About this Journal Submit a Manuscript Table of Contents
Education Research International
Volume 2012 (2012), Article ID 152747, 10 pages
http://dx.doi.org/10.1155/2012/152747
Research Article

Students' Persistence and Academic Success in a First-Year Professional Bachelor Program: The Influence of Students' Learning Strategies and Academic Motivation

1EduBROn-research group, Institute of Education and Information Sciences, University of Antwerp, 2000 Antwerp, Belgium
2REPRO-research group, Institute of Education and Information Sciences, University of Antwerp, 2000 Antwerp, Belgium

Received 7 December 2011; Revised 2 August 2012; Accepted 16 August 2012

Academic Editor: Eduardo Cascallar

Copyright © 2012 Gert Vanthournout et al. This is an open access article distributed under the Creative Commons Attribution License, which permits unrestricted use, distribution, and reproduction in any medium, provided the original work is properly cited.

Linked References

  1. E. Schofer and J. W. Meyer, “The worldwide expansion of higher education in the twentieth century,” American Sociological Review, vol. 70, no. 6, pp. 898–920, 2005. View at Scopus
  2. H. G. Schuetze and M. Slowey, “Participation and exclusion: a comparative analysis of non-traditional students and lifelong learners in higher education,” Higher Education, vol. 44, no. 3-4, pp. 309–327, 2002. View at Publisher · View at Google Scholar · View at Scopus
  3. M. Watson, M. McSorley, C. Foxcroft, and A. Watson, “Exploring the motivation orientation and learning strategies of first year university learners,” Tertiary Education and Management, vol. 10, no. 3, pp. 193–207, 2004. View at Publisher · View at Google Scholar
  4. S. J. Lea, D. Stephenson, and J. Troy, “Higher education students' attitudes to student-centred learning: beyond 'educational bulimia'?” Studies in Higher Education, vol. 28, no. 3, pp. 321–334, 2003. View at Publisher · View at Google Scholar · View at Scopus
  5. E. P. W. A. Jansen and M. Bruinsma, “Explaining achievement in higher education,” Educational Research and Evaluation, vol. 11, no. 3, pp. 235–252, 2005. View at Publisher · View at Google Scholar · View at Scopus
  6. A. Minnaert and P. Janssen, “Success and progress in higher education: a structural model of studying,” British Journal of Educational Psychology, vol. 62, no. 2, pp. 184–192, 1992. View at Publisher · View at Google Scholar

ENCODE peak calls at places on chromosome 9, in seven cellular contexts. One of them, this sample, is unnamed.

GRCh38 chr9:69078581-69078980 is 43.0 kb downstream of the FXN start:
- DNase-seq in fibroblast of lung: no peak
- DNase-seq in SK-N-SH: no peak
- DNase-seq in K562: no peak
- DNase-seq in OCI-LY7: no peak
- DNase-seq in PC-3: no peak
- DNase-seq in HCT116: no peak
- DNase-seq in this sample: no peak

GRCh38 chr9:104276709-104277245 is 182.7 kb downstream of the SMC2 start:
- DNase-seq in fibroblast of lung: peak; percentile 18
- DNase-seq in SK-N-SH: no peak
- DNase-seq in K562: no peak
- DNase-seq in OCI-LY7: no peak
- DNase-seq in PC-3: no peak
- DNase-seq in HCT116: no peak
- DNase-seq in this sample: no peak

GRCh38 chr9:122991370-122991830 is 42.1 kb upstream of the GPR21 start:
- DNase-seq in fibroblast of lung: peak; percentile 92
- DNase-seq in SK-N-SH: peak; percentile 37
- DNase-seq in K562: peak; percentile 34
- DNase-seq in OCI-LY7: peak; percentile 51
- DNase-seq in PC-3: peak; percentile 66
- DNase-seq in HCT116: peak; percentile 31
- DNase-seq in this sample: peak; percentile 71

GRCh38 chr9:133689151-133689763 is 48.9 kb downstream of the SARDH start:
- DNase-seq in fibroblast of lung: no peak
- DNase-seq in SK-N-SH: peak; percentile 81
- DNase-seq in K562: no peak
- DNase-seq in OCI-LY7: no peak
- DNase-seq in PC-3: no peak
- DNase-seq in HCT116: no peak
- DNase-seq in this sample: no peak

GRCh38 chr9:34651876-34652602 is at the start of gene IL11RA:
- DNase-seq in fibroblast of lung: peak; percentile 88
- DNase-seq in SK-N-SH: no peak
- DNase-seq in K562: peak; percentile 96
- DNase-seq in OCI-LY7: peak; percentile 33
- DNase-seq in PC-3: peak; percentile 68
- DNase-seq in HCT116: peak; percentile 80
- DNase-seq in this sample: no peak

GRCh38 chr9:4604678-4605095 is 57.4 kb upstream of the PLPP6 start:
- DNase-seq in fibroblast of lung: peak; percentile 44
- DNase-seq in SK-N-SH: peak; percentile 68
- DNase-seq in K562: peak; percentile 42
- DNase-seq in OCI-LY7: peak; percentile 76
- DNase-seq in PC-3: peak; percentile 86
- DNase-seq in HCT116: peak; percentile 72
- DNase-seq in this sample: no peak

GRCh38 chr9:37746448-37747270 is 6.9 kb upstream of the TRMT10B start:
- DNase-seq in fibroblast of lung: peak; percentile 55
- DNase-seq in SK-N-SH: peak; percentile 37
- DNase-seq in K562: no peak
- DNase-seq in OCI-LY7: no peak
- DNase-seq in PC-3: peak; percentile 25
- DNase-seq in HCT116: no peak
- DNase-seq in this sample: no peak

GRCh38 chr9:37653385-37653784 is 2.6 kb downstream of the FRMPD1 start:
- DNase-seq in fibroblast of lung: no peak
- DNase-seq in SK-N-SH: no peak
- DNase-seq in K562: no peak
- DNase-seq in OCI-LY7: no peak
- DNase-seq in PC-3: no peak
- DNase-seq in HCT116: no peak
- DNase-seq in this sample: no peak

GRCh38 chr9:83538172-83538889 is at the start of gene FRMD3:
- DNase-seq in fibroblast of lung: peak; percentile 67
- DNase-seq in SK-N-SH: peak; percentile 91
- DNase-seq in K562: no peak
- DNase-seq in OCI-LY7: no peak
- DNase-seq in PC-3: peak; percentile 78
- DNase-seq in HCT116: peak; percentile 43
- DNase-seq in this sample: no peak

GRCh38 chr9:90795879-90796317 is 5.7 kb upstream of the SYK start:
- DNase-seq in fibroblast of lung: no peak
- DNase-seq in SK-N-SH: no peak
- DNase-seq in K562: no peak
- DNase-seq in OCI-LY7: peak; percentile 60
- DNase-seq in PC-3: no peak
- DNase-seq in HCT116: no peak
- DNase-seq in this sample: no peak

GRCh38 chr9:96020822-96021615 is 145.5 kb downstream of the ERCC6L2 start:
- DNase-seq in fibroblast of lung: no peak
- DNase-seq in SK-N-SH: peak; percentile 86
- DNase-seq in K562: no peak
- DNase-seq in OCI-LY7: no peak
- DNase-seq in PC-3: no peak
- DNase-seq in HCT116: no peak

7. R. Bennett, “Determinants of undergraduate student drop out rates in a university business studies department,” Journal of Further and Higher Education, vol. 27, no. 2, pp. 123–141, 2003. View at Publisher · View at Google Scholar
  8. P. Ramsden, Learning to Teach in Higher Education, Routledge, London, UK, 1992.
  9. M. Richardson, C. Abraham, and R. Bond, “Psychological correlates of university students' academic performance: a systematic review and meta-analysis,” Psychological Bulletin, vol. 138, no. 2, pp. 353–387, 2012. View at Publisher · View at Google Scholar
  10. P. Hodkinson and M. Bloomer, “Dropping out of further education: complex causes and simplistic assumptions,” Research Papers in Education, vol. 16, no. 2, pp. 117–140, 2001. View at Publisher · View at Google Scholar
  11. A. Hofman and D. Van den Berg, “Determinants of study progress: the impact of student, curricular, and contextual factors on study progress in university education,” Higher Education in Europe, vol. 25, no. 1, pp. 93–110, 2000. View at Publisher · View at Google Scholar
  12. P. A. Alexander, S. Graham, and K. R. Harris, “A perspective on strategy research: progress and prospects,” Educational Psychology Review, vol. 10, no. 2, pp. 129–154, 1998. View at Scopus
  13. V. Tinto and P. Russo, “Coordinated studies programs: their effect on student involvement at a community college,” Community College Review, vol. 22, no. 2, pp. 16–25, 1994. View at Publisher · View at Google Scholar
  14. Å. Diseth and T. Kobbeltvedt, “A mediation analysis of achievement motives, goals, learning strategies, and academic achievement,” British Journal of Educational Psychology, vol. 80, no. 4, pp. 671–687, 2010. View at Publisher · View at Google Scholar · View at Scopus
  15. A. J. Elliot, H. A. McGregor, and S. Gable, “Achievement goals, study strategies, and exam performance: A mediational analysis,” Journal of Educational Psychology, vol. 91, no. 3, pp. 549–563, 1999. View at Scopus
  16. A. Stes, D. Gijbels, and P. Van Petegem, “Student-focused approaches to teaching in relation to context and teacher characteristics,” Higher Education, vol. 55, no. 3, pp. 255–267, 2008. View at Publisher · View at Google Scholar · View at Scopus